# Understanding a proof about groups and cosets

1. Aug 31, 2013

### cragar

1. The problem statement, all variables and given/known data
H is a subgroup of G, and a and b are elements of G.

Show that Ha=Hb iff $ab^{-1} \in H$ .
3. The attempt at a solution

line 1: Then a=1a=hb for some h in H.
then we multiply both sides by b inverse.
and we get $ab^{-1}=h$
This is a proof in my book.
My question is on line 1 when they write 1a, is 1 the identity element in H.
So basically Ha=1a and this trick allows the rest to follow.

2. Aug 31, 2013

### CompuChip

H is a subgroup, so the identity in G is also the identity in H.

3. Sep 1, 2013

### CompuChip

Actually my answer was a bit short, so let me expand on it a bit more.

Recall the definition $Ha \equiv \{ ha \mid h \in H \}$. Let's consider the '=>' direction first and assume that $Ha = Hb$. Consider the fixed element $a$. Since $e \in H$ (I prefer e over 1 to indicate the identity element), $a = ea \in Ha$. On the other hand, since Ha = Hb, $a \in Hb$ meaning that there exists some $h \in H$ such that $a = hb$. From this is follows that $a b^{-1} (= h) \in H$ which is all you needed to show.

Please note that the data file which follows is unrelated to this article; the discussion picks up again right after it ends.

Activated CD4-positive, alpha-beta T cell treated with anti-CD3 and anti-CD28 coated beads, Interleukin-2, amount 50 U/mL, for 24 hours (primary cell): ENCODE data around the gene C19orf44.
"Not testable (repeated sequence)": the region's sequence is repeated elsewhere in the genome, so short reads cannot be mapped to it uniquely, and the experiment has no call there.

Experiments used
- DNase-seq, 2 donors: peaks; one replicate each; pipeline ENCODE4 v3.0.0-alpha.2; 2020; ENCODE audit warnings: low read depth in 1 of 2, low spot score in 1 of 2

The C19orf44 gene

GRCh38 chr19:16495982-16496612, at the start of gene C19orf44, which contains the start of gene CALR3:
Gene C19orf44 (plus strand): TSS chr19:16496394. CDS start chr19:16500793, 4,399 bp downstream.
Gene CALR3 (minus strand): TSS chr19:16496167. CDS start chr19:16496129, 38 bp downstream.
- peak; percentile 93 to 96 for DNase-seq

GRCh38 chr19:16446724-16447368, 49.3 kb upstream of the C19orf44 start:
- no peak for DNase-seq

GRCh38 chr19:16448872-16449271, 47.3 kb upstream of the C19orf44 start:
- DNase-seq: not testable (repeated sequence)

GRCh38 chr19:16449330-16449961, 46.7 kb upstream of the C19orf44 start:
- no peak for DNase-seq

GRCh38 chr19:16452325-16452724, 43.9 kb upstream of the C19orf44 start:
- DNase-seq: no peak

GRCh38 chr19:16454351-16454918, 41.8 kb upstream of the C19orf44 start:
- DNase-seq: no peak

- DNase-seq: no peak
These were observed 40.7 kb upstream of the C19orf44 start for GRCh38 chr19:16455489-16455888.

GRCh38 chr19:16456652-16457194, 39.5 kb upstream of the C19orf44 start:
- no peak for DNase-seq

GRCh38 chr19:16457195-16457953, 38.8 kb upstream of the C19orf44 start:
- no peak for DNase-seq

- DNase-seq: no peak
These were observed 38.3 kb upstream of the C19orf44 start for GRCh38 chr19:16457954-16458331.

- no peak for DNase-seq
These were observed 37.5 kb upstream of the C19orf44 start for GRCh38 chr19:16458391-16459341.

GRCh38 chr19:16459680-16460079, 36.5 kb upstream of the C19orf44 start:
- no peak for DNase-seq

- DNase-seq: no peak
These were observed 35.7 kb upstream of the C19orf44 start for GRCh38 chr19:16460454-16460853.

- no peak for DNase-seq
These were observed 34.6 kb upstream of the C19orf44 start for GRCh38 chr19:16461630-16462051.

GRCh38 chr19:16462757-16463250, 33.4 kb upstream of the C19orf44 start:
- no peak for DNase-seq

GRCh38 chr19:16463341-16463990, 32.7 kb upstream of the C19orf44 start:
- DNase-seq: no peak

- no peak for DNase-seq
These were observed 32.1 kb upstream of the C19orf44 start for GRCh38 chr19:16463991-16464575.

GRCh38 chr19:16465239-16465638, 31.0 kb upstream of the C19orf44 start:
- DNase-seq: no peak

I assume that after that they proceed to show the converse, i.e. if $a b^{-1} \in H$ for the given elements $a, b$ then $Ha = Hb$. I imagine that proof will run along the lines of: assume $ab^{-1} \in H$, let $h \in H$ be arbitrary, then $h a = h a (b^{-1} b) = h (a b^{-1}) b$ and since H is a subgroup, $h (ab^{-1})$ is the product of two elements in H which is itself in H, so $h a = h' b$ with $h' ( = h a b^{-1}) \in H$, hence $Ha \subseteq Hb$ - the proof for $Hb \subseteq Ha$ follows similarly.

Note that actually $\forall a, b \in G \left( a, b \in H \implies ab^{-1} \in H \right)$ is a necessary and sufficient condition for H to be a subgroup of G. So basically your theorem is "Ha = Hb iff H is a subgroup" or "For subgroups, and subgroups only, all right cosets are equal".

Last edited: Sep 1, 2013
4. Sep 13, 2013

ok thanks